Flint, MI—A Flint leader has been chosen to be part of a nationwide effort to create racial reparation solutions for communities of color.
Asa Zuccaro, executive director of the Latinx Technology and Community Center was recently named a community fellow within the program “Crafting Democratic Futures: Situating Colleges and Universities in Community-based Reparations Solutions.” He will represent Flint during the three-year program, providing context for research at the University of Michigan.
Referred to as CDF, the program goes into cities like Flint, where researchers speak to residents about their experiences living in the city. The information they gather will be used to understand how systemic racism now and in the past has negatively affected the lives of people of color in the city.
Zuccaro said he was “elated” when he first heard about CDF getting involved in Flint.
“When they mentioned cities like Flint and Detroit were going to be in this project, well, there is nothing more exciting to an individual that’s from Flint who is passionate about social justice.
In Zuccaro’s eyes, cities like Detroit and Flint were built off the backs of Black labor before suddenly being plunged into economic duress, and have a lot to offer in terms of understanding and uncovering how systemic racism affects a community. He said being able to identify these long-standing inequities will do a lot for coming up with viable solutions for reparations.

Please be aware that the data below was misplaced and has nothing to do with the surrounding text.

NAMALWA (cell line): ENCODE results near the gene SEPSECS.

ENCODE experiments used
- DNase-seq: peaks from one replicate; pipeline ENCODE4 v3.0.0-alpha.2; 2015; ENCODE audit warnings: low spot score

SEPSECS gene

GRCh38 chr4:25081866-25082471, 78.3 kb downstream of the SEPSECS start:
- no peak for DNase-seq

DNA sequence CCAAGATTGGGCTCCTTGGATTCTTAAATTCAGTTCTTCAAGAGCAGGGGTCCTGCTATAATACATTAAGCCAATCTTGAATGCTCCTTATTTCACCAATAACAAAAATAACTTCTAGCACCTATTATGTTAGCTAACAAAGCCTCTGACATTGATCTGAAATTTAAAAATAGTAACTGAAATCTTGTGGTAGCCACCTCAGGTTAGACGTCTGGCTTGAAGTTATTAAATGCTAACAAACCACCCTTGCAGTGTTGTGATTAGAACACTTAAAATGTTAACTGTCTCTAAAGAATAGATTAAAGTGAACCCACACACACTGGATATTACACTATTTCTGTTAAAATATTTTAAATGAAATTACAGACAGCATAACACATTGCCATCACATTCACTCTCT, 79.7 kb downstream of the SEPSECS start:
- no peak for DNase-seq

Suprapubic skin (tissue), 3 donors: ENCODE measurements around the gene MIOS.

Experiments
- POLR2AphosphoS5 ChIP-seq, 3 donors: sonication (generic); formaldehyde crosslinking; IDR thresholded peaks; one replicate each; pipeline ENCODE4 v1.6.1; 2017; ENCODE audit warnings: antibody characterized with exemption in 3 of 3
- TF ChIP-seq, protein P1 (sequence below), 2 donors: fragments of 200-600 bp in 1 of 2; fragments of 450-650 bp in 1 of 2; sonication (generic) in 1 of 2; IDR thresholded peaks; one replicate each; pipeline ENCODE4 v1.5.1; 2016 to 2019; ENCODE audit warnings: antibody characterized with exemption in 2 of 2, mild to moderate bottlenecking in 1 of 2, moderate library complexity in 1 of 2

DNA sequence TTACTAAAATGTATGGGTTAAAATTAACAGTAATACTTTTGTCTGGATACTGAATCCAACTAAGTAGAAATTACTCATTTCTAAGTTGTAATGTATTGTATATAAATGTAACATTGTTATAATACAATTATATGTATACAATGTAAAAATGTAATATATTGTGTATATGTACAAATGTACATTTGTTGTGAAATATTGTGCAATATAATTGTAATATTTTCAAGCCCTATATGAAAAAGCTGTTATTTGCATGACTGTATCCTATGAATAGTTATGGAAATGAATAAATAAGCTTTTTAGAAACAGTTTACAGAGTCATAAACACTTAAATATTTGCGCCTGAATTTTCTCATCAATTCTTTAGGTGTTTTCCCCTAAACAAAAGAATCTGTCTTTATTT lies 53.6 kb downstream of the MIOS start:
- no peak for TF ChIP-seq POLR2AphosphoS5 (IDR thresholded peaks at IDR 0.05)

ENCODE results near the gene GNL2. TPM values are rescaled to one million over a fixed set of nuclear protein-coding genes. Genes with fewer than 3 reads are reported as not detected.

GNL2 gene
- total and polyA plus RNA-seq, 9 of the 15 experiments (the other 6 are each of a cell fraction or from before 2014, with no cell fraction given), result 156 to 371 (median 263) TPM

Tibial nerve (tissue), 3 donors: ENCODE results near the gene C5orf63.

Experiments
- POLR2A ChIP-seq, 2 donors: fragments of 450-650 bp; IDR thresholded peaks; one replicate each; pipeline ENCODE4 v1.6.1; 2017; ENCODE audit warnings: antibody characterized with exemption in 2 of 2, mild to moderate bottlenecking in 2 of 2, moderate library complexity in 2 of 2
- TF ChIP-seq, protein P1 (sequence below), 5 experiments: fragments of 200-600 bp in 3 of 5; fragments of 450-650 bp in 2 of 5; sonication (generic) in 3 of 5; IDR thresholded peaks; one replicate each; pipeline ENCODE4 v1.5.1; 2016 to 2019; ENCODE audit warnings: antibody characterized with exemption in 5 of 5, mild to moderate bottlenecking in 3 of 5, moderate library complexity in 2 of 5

“Just looking at the history of these industrial cities and other places like Gary and Chicago, they have very unique histories. There was this incredible boom in the economy, something made possible mainly by Black labor which was followed by complete economic devastation. A lot of challenges that these communities face today are definitely a clear result of systemic racism and systemic oppression,” Zuccaro said.
Having gotten his bachelor’s from UM-Flint in Africana Studies, Zuccaro said seeing the topic of reparations being applied to a city like Flint was “exciting.”
CDF was founded by Earl Lewis, director of UM’s Center for Social Solutions. The program, which will be headquartered in Ann Arbor, is made up of nine universities spanning the eastern United States. As part of its mission, CDF was tasked with identifying a handful of communities within Michigan to carry out its research.